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CEI Files Opening Brief in TSA Body Scanner Lawsuit

Yesterday, CEI, The Rutherford Institute, and two CEI employees (VP of Strategy Iain Murray and yours truly) filed our opening brief against the Transportation Security Administration’s (TSA) body scanner regulation, which was promulgated in March 2016. CEI et al. filed suit in May and the litigation can be tracked on CEI’s case page.

First, some background. In June 2008, TSA first began installing body scanners, formally known as advanced imaging technology (AIT), in U.S. airports. In May 2009, a coalition of privacy groups led by the Electronic Privacy Information Center (EPIC) submitted a petition to Homeland Security Secretary Janet Napolitano requesting that she open a rulemaking as required under the Administrative Procedure Act (APA). In April 2010, the EPIC-led coalition submitted another petition to the Department of Homeland Security requesting that TSA immediately suspend its “purchase, deployment, and operation” of body scanners, arguing that the use of the scanners violates the APA, Religious Freedom Restoration Act (RFRA), the Privacy Act, and the Fourth Amendment.

In July 2010, EPIC filed suit making those arguments. In July 2011, the U.S. Court of Appeals for the D.C. Circuit rejected EPIC’s RFRA, Privacy Act, and Fourth Amendment arguments, but found that TSA violated the APA by failing to conduct a notice-and-comment rulemaking prior to deploying AIT machines in airports. The court ordered TSA to “promptly” produce a formal rule on its use of AIT. A year and two days later, EPIC filed a petition for writ of mandamus to enforce the court’s mandate that TSA open a rulemaking proceeding. CEI submitted a “friend of the court” amicus brief in support of EPIC’s mandamus petition, which was joined by seven other organizations and former American Airlines CEO Bob Crandall. In September 2012, the court denied EPIC’s mandamus petition, but notes that it “expect[s] that the NPRM will be published before the end of March 2013.”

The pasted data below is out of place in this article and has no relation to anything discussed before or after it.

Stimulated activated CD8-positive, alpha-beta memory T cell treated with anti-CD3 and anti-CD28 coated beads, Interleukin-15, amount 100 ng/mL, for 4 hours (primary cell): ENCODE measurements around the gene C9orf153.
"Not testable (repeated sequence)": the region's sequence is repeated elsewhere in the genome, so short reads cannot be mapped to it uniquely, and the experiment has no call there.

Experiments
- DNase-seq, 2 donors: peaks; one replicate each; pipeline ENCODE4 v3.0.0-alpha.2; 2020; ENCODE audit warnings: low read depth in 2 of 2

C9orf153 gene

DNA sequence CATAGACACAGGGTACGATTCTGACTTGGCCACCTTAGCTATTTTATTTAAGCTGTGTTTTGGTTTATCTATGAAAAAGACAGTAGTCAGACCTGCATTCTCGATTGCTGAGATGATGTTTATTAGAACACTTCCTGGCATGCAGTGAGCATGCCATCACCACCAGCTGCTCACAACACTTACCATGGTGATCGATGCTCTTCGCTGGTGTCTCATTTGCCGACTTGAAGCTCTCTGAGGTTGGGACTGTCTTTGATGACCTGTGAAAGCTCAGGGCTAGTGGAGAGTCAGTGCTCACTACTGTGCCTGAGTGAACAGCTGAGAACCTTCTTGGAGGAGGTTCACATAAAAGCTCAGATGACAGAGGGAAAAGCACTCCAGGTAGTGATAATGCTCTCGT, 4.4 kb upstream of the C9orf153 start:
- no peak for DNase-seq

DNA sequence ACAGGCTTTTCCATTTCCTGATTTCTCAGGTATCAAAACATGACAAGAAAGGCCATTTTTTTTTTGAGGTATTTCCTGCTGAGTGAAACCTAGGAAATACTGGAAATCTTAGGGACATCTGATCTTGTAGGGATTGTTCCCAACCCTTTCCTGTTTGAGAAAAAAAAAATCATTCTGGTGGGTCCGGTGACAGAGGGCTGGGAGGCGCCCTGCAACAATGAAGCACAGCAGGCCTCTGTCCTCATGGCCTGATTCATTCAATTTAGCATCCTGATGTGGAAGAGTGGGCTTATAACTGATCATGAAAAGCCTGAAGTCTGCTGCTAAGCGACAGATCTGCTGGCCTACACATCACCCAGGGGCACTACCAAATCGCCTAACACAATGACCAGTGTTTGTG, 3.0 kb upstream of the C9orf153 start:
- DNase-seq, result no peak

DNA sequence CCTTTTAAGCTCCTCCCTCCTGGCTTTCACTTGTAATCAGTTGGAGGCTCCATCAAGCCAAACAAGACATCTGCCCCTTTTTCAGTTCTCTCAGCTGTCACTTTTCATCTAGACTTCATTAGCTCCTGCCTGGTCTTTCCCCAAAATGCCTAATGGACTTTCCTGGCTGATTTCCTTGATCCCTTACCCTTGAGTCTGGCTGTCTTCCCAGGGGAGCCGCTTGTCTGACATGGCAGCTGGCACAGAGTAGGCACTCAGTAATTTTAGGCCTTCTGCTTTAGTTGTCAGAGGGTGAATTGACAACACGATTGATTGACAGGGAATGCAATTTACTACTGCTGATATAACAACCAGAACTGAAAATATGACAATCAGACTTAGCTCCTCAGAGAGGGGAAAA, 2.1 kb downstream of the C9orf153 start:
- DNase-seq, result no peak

A few days before the court-imposed deadline of “the end of March 2013,” TSA published a notice of proposed rulemaking, proposing to add two sentences to 49 C.F.R. § 1540.107 to note that the agency may use “advanced imaging technology,” defined as “screening technology used to detect concealed anomalies without requiring physical contact with the individual being screened.” In June 2013, CEI and Bob Crandall filed comments with TSA in its proceeding regarding the use of body scanners. We argue that TSA’s proposed rule falls far short of what the APA requires, as it does not give passengers fair notice of their airport screening obligations, and that the agency has failed to justify its proposed rule on risk-based, cost-benefit grounds, including the failure of TSA to account for potential additional air/road modal substitution fatalities (more on this below).